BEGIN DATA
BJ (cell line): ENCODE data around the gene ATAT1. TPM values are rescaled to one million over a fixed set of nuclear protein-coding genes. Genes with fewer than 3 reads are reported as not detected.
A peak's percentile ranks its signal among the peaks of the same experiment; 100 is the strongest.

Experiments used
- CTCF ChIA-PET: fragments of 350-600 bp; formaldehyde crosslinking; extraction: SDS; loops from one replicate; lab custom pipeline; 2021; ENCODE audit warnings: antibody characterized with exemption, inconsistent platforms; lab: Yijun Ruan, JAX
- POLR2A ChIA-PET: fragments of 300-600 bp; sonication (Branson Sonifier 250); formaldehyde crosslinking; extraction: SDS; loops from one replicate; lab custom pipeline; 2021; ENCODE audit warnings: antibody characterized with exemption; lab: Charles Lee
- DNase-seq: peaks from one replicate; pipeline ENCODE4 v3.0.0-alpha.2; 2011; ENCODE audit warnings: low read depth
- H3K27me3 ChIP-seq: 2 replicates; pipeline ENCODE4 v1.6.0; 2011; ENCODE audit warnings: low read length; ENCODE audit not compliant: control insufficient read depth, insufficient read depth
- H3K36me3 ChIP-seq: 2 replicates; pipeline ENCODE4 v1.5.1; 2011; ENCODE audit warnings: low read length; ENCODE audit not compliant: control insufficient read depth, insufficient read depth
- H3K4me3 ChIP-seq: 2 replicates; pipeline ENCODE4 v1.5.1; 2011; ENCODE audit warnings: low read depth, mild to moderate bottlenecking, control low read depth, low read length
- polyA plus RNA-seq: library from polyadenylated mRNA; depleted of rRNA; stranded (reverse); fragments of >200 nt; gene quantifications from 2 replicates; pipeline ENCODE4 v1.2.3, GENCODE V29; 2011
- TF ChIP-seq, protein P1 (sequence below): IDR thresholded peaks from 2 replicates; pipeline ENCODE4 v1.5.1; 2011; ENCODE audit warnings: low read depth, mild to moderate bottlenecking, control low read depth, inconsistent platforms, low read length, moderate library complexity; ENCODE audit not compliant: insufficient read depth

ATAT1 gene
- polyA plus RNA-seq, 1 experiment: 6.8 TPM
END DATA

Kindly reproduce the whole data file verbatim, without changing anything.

BJ (cell line): ENCODE data around the gene ATAT1. TPM values are rescaled to one million over a fixed set of nuclear protein-coding genes. Genes with fewer than 3 reads are reported as not detected.
A peak's percentile ranks its signal among the peaks of the same experiment; 100 is the strongest.

Experiments used
- CTCF ChIA-PET: fragments of 350-600 bp; formaldehyde crosslinking; extraction: SDS; loops from one replicate; lab custom pipeline; 2021; ENCODE audit warnings: antibody characterized with exemption, inconsistent platforms; lab: Yijun Ruan, JAX
- POLR2A ChIA-PET: fragments of 300-600 bp; sonication (Branson Sonifier 250); formaldehyde crosslinking; extraction: SDS; loops from one replicate; lab custom pipeline; 2021; ENCODE audit warnings: antibody characterized with exemption; lab: Charles Lee
- DNase-seq: peaks from one replicate; pipeline ENCODE4 v3.0.0-alpha.2; 2011; ENCODE audit warnings: low read depth
- H3K27me3 ChIP-seq: 2 replicates; pipeline ENCODE4 v1.6.0; 2011; ENCODE audit warnings: low read length; ENCODE audit not compliant: control insufficient read depth, insufficient read depth
- H3K36me3 ChIP-seq: 2 replicates; pipeline ENCODE4 v1.5.1; 2011; ENCODE audit warnings: low read length; ENCODE audit not compliant: control insufficient read depth, insufficient read depth
- H3K4me3 ChIP-seq: 2 replicates; pipeline ENCODE4 v1.5.1; 2011; ENCODE audit warnings: low read depth, mild to moderate bottlenecking, control low read depth, low read length
- polyA plus RNA-seq: library from polyadenylated mRNA; depleted of rRNA; stranded (reverse); fragments of >200 nt; gene quantifications from 2 replicates; pipeline ENCODE4 v1.2.3, GENCODE V29; 2011
- TF ChIP-seq, protein P1 (sequence below): IDR thresholded peaks from 2 replicates; pipeline ENCODE4 v1.5.1; 2011; ENCODE audit warnings: low read depth, mild to moderate bottlenecking, control low read depth, inconsistent platforms, low read length, moderate library complexity; ENCODE audit not compliant: insufficient read depth

ATAT1 gene
- polyA plus RNA-seq, 1 experiment: 6.8 TPM